Rogue Racing’s VXR/SHO/SVHO 1.8L Yamaha Heat Barrier


It’s a well-known fact that excessive heat robs horsepower. Many an aftermarket part strives to either extract excess engine compartment heat or attempt to address the increasing temperature at the source. That’s why we’re excited to see what Rogue Racing has created for all 1,812cc-equipped Yamahas: a Intake Plenum Heat Barrier.

The process is fairly simple: Engines create heat. Heat is transferred from the engine to the intake plenum. The air passing through the factory intercooler into the hot intake is almost immediately reheated, thereby robbing horsepower from your engine. This part is designed to keep the engine heat from transferring to the intake plenum.

For every 10-degrees the air temp is increased, one horsepower is lost. And transversely, for every 10-degrees air tempurature is decreased, one horsepower is gained, because the amount of horsepower gained is relative to the temperature of the air entering the combustion chambers.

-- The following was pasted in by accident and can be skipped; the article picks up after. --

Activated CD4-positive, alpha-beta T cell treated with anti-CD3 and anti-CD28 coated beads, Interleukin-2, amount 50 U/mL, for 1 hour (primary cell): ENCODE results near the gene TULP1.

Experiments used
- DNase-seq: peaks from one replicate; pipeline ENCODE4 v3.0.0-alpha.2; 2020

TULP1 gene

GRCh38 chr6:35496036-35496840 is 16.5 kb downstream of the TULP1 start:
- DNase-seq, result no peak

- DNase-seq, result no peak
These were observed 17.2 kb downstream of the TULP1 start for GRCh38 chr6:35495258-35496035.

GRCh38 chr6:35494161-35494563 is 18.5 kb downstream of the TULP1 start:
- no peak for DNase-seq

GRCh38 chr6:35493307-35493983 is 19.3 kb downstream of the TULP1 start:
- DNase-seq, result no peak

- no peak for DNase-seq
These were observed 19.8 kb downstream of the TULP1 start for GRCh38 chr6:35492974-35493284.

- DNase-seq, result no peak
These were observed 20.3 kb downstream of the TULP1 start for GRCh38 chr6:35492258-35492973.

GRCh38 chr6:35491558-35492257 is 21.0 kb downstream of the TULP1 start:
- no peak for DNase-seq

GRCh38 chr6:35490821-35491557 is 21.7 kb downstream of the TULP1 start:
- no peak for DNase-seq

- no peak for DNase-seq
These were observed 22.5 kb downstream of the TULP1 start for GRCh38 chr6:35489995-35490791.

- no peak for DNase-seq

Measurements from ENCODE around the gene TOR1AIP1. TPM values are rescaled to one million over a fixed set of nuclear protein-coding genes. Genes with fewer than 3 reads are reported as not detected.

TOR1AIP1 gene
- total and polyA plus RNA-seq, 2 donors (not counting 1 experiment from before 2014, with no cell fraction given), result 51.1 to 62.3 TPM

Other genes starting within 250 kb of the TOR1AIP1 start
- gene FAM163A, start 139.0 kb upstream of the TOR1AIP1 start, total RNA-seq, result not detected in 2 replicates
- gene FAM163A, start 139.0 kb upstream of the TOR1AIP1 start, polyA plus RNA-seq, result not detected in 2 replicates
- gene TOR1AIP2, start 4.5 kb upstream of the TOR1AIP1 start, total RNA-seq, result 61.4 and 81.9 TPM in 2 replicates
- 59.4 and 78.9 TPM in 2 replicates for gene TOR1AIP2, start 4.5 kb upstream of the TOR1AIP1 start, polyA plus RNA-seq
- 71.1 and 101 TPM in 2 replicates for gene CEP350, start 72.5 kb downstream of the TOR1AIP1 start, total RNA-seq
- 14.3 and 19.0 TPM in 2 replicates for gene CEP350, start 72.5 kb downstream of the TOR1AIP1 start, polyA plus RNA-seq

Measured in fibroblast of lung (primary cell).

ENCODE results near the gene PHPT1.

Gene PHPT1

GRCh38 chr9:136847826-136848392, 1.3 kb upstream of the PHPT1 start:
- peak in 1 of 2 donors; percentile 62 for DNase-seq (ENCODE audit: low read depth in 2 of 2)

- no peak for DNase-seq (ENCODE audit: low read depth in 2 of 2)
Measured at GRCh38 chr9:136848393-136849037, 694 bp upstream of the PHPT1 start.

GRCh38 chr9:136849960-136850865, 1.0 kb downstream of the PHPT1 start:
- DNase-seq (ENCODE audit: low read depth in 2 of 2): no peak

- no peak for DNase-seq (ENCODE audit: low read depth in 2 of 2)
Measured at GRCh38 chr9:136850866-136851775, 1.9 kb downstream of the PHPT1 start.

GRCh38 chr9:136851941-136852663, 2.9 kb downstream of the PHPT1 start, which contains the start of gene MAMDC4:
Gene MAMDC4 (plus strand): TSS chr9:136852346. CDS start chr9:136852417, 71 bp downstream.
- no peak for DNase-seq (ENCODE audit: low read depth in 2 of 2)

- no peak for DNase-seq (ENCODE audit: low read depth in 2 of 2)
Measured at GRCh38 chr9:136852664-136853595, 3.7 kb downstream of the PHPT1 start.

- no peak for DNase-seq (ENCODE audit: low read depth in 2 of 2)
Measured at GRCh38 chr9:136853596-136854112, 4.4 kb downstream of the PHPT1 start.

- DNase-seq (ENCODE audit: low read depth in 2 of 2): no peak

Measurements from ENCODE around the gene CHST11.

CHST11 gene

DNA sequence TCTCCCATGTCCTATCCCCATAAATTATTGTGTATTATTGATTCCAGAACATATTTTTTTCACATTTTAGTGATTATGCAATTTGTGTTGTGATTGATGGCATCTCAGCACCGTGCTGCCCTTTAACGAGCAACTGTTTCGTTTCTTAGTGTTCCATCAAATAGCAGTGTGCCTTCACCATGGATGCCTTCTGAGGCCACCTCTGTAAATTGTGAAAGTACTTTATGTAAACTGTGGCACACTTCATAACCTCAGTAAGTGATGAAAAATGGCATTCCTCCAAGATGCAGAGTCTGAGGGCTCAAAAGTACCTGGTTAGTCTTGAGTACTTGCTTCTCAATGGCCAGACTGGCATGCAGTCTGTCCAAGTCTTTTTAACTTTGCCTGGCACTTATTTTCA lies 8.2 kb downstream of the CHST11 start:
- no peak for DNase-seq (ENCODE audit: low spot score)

While you’re not going to feel the increase in the seat of your pants, the Rogue Racing Heat Barrier for the Yamaha four-stroke VXR/SHO/SVHO engines will decrease your intake air temps and gain you additional horsepower. Even if installed on a completely stock OEM engine, it will show positive gains. No matter the level of your build (Limited or even full-blown Pro Class), decreasing your engine’s intake temps will up your power output.

Your Heat Barrier Kit includes Rogue Racing’s Heat Barrier, new O-rings, stainless hardware, and spacers for the OEM support brackets. This is an easy install that will render you immediate results. And according to Rogue’s Ron Self, “We’ve been making these for years (since 2003) for the Kawasaki four-stroke watercraft and now are offering them for the big Yamaha four-stroke watercraft.”

You can check out the eBay store listing HERE.


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Kevin Shaw

Editor-in-Chief – Kevin Shaw is a decade-long powersports and automotive journalist whose love for things that go too fast has led him to launching The Watercraft Journal. Almost always found with stained hands and dirt under his fingernails, Kevin has an eye for the technical while keeping a eye out for beautiful photography and a great story.

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